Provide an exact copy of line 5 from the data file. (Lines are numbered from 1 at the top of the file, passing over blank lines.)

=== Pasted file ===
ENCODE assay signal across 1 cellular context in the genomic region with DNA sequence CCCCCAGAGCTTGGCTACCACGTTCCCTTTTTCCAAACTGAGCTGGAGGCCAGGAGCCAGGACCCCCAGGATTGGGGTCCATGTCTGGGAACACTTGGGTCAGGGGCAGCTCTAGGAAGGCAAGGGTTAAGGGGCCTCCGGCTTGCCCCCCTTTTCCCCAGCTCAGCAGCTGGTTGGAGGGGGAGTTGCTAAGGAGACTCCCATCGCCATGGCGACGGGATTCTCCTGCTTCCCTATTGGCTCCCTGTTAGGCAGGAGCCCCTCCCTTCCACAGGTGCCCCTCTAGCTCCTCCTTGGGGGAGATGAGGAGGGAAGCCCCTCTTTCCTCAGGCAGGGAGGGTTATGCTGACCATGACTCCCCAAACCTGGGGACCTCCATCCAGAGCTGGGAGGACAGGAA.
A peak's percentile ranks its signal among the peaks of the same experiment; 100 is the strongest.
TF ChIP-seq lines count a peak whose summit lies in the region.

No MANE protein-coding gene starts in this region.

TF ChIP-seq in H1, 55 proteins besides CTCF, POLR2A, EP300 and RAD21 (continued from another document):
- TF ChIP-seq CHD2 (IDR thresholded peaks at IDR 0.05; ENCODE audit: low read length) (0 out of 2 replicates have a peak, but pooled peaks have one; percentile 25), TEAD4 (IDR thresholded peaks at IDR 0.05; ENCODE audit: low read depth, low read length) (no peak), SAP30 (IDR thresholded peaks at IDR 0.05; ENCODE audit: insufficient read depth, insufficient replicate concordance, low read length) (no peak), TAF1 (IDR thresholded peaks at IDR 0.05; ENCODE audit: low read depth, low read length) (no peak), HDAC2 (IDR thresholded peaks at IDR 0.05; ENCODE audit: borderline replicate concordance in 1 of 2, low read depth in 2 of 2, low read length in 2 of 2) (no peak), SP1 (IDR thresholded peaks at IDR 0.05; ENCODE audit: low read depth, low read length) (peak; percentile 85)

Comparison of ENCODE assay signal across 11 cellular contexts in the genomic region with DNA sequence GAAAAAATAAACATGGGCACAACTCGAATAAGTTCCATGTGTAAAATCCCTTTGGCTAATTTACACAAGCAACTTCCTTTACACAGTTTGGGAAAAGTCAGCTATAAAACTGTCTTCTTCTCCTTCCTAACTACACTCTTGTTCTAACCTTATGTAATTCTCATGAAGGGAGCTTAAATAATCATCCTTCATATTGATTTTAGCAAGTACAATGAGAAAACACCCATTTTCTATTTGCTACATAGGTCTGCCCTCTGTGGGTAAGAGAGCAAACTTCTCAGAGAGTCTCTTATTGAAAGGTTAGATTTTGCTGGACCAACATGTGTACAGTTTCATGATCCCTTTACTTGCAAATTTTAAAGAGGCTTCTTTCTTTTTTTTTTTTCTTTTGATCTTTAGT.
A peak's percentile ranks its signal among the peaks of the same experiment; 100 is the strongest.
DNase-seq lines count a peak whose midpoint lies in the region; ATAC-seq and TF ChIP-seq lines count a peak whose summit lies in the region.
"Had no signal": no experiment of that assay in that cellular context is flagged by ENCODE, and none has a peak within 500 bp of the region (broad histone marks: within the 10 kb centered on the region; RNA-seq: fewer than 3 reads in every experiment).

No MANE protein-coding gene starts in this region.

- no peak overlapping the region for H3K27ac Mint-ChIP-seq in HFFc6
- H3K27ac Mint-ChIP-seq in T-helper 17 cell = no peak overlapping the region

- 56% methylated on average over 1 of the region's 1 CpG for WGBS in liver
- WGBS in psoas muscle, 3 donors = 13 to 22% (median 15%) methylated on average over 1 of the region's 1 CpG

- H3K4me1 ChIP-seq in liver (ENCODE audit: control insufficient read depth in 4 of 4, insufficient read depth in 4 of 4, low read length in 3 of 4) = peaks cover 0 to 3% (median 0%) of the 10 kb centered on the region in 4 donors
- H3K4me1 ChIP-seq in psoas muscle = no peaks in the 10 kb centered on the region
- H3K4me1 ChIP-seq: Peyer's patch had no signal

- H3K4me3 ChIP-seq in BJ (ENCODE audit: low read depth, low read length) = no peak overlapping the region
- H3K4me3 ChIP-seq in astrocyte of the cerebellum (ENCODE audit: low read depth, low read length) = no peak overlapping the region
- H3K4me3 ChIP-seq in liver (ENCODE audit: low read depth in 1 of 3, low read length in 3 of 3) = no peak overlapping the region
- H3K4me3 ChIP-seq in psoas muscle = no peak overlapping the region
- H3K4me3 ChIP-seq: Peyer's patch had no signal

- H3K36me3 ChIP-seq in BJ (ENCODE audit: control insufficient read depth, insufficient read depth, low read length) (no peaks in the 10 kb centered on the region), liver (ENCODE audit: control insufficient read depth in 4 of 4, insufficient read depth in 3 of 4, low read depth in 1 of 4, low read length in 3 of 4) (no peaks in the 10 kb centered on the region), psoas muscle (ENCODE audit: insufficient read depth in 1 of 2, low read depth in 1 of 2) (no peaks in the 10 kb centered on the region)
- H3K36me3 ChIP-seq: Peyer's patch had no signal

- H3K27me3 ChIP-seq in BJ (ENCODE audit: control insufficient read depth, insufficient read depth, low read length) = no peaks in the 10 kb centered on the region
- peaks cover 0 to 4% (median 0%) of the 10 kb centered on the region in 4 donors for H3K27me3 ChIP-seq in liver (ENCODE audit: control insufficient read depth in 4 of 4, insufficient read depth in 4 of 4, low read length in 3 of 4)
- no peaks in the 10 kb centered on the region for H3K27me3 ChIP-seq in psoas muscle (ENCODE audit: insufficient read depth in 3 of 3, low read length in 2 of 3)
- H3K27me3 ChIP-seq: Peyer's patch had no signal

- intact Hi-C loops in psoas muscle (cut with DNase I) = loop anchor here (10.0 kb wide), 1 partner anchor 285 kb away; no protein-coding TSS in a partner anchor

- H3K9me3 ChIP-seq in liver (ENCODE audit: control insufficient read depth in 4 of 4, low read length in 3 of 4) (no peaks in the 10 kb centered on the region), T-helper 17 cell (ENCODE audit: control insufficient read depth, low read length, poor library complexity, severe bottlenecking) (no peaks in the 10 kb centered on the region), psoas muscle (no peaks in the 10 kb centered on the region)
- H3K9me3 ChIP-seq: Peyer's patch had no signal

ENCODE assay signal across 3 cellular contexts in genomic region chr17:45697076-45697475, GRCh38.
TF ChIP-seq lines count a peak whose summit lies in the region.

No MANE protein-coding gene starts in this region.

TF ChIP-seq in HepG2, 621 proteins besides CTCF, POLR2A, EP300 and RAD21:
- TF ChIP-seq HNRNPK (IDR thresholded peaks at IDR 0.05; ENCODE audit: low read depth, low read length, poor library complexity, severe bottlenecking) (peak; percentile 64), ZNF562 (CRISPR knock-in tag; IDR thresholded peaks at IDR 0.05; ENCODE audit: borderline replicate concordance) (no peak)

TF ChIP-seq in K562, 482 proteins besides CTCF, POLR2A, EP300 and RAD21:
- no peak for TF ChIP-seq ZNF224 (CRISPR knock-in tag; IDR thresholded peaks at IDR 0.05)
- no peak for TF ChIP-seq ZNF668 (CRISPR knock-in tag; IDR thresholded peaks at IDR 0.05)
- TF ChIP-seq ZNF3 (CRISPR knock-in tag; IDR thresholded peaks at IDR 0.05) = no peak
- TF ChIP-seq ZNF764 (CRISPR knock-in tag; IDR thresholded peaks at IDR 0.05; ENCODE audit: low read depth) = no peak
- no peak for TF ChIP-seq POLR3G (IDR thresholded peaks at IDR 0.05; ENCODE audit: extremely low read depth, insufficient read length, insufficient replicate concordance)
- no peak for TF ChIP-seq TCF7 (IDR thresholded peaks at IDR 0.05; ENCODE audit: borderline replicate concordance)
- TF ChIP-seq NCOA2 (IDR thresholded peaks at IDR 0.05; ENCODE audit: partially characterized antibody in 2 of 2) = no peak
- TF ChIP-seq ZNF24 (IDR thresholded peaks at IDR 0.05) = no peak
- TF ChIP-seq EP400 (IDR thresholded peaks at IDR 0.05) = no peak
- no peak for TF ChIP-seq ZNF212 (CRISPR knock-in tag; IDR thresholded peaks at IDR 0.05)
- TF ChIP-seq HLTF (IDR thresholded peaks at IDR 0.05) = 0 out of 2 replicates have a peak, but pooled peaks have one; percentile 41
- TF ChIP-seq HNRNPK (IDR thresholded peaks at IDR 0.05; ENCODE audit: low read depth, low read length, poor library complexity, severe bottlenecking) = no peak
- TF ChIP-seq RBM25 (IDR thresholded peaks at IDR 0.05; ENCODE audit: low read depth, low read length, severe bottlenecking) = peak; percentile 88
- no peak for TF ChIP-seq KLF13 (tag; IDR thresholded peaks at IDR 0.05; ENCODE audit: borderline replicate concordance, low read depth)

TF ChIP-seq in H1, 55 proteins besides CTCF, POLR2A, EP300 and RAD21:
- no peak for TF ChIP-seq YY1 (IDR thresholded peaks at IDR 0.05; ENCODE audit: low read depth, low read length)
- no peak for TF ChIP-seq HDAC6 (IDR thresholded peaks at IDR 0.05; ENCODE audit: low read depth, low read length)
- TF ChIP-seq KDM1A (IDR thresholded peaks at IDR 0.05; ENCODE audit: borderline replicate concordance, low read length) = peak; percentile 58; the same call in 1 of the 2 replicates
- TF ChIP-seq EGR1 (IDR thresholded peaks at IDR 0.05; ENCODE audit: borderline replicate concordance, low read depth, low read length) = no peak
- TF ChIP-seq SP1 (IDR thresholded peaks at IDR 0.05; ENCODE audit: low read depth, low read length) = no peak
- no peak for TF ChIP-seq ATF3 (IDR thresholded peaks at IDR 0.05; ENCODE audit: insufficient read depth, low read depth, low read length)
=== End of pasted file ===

TF ChIP-seq in H1, 55 proteins besides CTCF, POLR2A, EP300 and RAD21 (continued from another document):